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To Sleep with Anger

Posted Aug 05 2008 6:12am

8 steps to dealing with anger & the depression it causes.

This is a sculpture I did of my ex-wife Kim in my first year of grad school. We had married and then moved to St. Louis in August and by December she was pregnant.

This is a scan of a photo from an old newspaper article about me so it doesn’t do it justice but it does give you an idea.

I thought it would be a pretty memorable piece to hang on to. It may not mean much to anyone but family, but that was okay as that’s who I was making it for.

I had slathered Kim with soap to act as a parting agent and then made a mold of her belly with plaster. Plaster heats up a little as it cures and Kim was starting to get a little uncomfortable. Just as it was firming up enough to carefully pull off, Sasha kicked and moved enough to crack the mold. Fortunately I was able to pull it off in one piece.

When the mold was dry I pressed a thick layer of clay in to it to get the positive of her body. I added it to another thick slab I made for the backing. I put a nice texture on it and a wash of several colors over it.

This was the start of my relationship with my daughter. This was the time I read to her in the womb and lulled her to sleep.

A year or so after the divorce my folks picked up Sasha and Ben one night. Sasha was very upset that night and when we asked her why, she said her mom and her boyfriend had destroyed this sculpture and laughed as they broke it in to pieces and dumped it in the trash. Sasha was around 5 then, but she knew what it represented. Somewhere I have a photo of my thesis show where Sasha (who was less than a year old) is in her stroller, looking up and reaching out her hand to this sculpture.

At the risk of sounding like a bitter divorced dad - my ex is a real piece of work. As the years progressed from this incident, I found she never hesitated to use the children against me with little regard for their welfare. For too long now I’ve sat on top of so much anger from things like this. I wanted to protect my kids and didn’t know what to do with my anger and frustration. The bottom line was Kim had residential custody and I was afraid she’d withhold the kids from me and I didn’t want to risk that. I didn’t have the money to fight it either so I just sucked it up as best I could and concentrated on being a good dad.

They say that anger turned inwards causes depression. I can vouch for that. My black dog lapped it up. Well, that time is long past and while there may not be anyone to yell and scream at, I can at least get it out in this blog. It was surprising how much writing the letter to my daughter last week helped. It felt like a weight has been lifted. Sure my daughter is still gone but my voice is out there now. Allowing yourself to have a voice is a vitally important part of your life and in controlling your black dog.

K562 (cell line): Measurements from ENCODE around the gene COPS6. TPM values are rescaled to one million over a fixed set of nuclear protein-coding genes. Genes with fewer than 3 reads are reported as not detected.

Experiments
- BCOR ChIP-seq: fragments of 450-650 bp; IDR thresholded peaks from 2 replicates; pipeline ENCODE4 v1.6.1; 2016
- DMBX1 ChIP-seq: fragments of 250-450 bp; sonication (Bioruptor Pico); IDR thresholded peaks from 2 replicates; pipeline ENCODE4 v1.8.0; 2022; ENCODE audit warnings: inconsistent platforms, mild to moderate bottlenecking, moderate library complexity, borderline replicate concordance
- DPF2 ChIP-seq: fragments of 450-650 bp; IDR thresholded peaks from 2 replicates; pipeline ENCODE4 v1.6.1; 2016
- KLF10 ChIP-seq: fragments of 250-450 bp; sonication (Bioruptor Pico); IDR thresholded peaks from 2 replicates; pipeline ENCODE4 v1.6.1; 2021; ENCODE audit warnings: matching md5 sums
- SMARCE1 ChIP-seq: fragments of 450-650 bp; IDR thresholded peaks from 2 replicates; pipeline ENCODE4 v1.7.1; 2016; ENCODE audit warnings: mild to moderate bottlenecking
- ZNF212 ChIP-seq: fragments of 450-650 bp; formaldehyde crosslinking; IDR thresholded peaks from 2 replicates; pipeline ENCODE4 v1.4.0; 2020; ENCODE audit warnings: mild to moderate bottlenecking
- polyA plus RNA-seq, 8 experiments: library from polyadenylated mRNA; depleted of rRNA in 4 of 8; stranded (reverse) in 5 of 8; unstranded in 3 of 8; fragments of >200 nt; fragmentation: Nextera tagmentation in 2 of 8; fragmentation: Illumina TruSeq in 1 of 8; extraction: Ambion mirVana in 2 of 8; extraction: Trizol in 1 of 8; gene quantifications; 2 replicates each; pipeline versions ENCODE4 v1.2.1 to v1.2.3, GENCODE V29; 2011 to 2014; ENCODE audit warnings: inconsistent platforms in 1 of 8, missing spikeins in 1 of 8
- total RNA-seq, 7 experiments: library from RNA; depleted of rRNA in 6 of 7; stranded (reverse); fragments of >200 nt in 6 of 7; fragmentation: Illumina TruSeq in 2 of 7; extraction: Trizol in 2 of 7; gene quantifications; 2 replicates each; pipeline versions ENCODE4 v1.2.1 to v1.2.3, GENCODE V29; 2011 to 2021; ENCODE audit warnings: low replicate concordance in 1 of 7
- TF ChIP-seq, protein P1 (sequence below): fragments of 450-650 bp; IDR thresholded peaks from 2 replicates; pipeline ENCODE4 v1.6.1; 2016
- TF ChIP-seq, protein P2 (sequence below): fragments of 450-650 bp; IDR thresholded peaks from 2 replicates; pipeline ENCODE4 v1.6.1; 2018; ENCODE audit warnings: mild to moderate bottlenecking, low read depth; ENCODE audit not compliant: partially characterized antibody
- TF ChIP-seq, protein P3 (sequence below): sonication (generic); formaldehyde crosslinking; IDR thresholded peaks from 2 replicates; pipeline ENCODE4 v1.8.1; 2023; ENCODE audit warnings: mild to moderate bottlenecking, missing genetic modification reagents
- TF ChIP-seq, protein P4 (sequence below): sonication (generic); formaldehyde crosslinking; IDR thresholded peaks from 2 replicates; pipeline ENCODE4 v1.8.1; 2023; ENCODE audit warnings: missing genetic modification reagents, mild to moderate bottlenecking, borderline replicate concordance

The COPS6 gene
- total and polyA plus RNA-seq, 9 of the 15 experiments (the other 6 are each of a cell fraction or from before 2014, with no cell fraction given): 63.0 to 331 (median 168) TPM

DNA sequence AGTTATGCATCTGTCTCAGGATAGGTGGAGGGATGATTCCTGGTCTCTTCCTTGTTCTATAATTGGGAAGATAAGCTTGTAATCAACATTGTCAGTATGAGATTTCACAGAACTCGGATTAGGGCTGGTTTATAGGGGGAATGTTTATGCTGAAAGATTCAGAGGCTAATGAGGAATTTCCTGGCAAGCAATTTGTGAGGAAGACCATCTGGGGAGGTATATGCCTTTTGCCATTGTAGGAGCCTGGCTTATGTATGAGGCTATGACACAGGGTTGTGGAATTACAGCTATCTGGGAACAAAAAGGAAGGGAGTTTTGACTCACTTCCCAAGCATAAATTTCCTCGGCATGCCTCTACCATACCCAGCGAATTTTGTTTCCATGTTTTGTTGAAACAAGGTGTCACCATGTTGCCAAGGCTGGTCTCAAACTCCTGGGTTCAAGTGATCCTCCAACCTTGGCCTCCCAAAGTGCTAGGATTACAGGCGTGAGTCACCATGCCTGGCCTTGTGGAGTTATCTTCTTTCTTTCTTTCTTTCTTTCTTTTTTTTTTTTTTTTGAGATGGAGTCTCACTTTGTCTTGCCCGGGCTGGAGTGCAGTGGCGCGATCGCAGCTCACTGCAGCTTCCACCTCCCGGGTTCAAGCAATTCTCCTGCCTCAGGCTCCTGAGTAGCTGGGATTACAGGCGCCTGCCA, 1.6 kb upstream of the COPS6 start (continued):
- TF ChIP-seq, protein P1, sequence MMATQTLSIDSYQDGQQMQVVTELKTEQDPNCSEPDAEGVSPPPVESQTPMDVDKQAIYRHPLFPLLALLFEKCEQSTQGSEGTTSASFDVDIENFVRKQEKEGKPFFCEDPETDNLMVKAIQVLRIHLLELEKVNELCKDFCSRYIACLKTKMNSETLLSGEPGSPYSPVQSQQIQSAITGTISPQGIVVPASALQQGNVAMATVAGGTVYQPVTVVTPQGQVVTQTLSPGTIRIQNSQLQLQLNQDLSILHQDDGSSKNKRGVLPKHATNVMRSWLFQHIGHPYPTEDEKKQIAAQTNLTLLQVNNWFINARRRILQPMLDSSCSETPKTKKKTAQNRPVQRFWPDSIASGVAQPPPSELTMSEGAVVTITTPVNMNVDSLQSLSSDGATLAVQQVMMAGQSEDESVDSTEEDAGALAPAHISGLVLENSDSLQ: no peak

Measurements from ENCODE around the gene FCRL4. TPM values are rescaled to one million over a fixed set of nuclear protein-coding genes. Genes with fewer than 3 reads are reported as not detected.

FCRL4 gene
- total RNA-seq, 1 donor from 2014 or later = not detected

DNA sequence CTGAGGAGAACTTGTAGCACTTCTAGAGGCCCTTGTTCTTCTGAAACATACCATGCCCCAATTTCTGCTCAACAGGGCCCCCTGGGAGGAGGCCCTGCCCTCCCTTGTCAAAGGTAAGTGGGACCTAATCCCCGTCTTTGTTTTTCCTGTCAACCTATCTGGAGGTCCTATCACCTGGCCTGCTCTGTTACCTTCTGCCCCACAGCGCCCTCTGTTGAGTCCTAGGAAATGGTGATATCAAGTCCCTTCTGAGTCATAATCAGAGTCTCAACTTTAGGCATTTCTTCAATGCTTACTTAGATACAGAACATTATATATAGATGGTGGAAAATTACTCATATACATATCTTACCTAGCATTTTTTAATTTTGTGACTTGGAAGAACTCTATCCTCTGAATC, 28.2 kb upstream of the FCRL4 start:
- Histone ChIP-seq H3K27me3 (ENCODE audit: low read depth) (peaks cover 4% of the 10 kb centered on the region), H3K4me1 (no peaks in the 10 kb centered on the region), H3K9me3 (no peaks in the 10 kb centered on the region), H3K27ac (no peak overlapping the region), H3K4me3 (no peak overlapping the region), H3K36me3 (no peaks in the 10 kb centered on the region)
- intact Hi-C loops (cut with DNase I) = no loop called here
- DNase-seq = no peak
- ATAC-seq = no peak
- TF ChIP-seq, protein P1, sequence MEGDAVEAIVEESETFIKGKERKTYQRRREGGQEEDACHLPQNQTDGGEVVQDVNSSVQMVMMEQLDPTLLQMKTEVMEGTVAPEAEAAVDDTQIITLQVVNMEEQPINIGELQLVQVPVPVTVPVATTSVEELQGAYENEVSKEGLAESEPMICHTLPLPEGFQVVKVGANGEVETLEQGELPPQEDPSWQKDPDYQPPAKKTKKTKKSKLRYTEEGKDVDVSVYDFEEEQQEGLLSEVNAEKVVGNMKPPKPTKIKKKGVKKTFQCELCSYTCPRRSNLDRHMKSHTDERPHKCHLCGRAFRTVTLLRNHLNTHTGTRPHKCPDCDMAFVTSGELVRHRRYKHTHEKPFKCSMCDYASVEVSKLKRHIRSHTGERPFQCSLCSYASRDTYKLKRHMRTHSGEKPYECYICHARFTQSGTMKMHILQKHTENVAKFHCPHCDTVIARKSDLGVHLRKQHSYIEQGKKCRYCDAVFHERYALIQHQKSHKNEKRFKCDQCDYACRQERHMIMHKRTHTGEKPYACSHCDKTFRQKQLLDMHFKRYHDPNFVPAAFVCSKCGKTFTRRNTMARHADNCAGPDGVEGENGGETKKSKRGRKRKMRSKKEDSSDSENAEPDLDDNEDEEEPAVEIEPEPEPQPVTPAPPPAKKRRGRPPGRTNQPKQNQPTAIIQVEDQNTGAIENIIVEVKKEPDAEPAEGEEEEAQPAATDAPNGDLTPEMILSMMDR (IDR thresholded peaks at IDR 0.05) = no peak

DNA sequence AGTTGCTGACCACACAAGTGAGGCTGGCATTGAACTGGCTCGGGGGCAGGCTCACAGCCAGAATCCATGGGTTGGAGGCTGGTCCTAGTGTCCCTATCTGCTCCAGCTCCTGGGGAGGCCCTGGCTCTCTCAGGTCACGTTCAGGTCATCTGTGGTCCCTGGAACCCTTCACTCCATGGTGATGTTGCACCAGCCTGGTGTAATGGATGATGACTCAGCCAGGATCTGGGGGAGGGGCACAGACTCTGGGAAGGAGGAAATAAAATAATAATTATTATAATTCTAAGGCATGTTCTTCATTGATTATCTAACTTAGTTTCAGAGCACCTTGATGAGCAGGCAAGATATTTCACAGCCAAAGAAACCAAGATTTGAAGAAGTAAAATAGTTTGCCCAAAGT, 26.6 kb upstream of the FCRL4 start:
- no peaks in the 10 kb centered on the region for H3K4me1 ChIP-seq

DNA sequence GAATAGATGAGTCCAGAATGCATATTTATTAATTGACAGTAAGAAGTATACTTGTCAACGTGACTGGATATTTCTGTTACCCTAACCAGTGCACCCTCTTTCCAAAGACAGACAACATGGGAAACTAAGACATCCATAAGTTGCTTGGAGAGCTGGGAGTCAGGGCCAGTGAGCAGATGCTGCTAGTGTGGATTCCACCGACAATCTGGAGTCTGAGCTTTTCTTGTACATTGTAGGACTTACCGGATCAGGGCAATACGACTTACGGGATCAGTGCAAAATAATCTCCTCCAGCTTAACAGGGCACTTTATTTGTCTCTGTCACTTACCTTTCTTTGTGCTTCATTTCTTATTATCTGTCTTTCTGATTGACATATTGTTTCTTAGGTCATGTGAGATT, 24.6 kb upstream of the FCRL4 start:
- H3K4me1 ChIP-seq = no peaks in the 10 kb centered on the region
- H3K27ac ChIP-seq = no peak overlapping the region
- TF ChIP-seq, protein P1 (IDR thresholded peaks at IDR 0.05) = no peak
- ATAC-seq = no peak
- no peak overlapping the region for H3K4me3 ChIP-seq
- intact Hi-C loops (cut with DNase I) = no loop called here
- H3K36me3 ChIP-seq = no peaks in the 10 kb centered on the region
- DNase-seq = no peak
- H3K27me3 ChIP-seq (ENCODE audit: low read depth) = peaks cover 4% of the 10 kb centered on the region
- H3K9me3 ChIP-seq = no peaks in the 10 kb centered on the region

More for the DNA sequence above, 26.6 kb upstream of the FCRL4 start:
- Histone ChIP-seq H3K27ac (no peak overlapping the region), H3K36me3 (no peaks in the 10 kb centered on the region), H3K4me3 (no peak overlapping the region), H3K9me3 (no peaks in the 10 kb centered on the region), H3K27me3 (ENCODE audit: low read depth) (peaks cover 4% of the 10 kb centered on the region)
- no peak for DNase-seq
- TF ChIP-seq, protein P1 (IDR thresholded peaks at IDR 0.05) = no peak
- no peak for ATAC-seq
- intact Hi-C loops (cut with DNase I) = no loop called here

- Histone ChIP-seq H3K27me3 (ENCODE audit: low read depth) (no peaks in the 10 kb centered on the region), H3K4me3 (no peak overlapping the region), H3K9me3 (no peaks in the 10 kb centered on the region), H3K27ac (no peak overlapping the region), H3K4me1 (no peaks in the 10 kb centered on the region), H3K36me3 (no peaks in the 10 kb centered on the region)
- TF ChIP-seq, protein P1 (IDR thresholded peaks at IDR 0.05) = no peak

Too often we let depression suck the breath out of our voice. We don’t think we deserve to be heard or to be happy so when we feel like saying something, we don’t and therein lay the seeds to growing your black dog even bigger.

There’s nothing wrong with expressing yourself even if it’s an ‘ugly’ emotion like anger. The trick is to do it in a healthy way.

  1. speak up - tell the person you’re mad at you don’t like what they did or said.
  2. avoid ruminating - give yourself a time and place to go over things & then let them go
  3. talk to family, friends, counselor, etc. - this goes with #1, just remember to get it out & let it go
  4. exercise - get your heart rate up and sweat
  5. find a creative outlet - art, music, writing, etc. are all good healthy ways to express emotion
  6. divert your attention - movies, books, music, being around others
  7. keep a journal - write it down but don’t keep writing it down, see #2!
  8. work it out symbolically - write a letter to the person you’re angry with and then destroy it.

I’ve always heard that you get the behavior you tolerate. They were of course referring to others but I think the same can be said for ourselves. Don’t wait, speak up now. The anger and frustration will dissipate, others will respect you more, but even better - you’ll respect yourself more. Combining all of the above will go a long way towards showing your black dog the door out of your life.

Do you have any ideas you’d like to add to this list? Leave a comment and share them.

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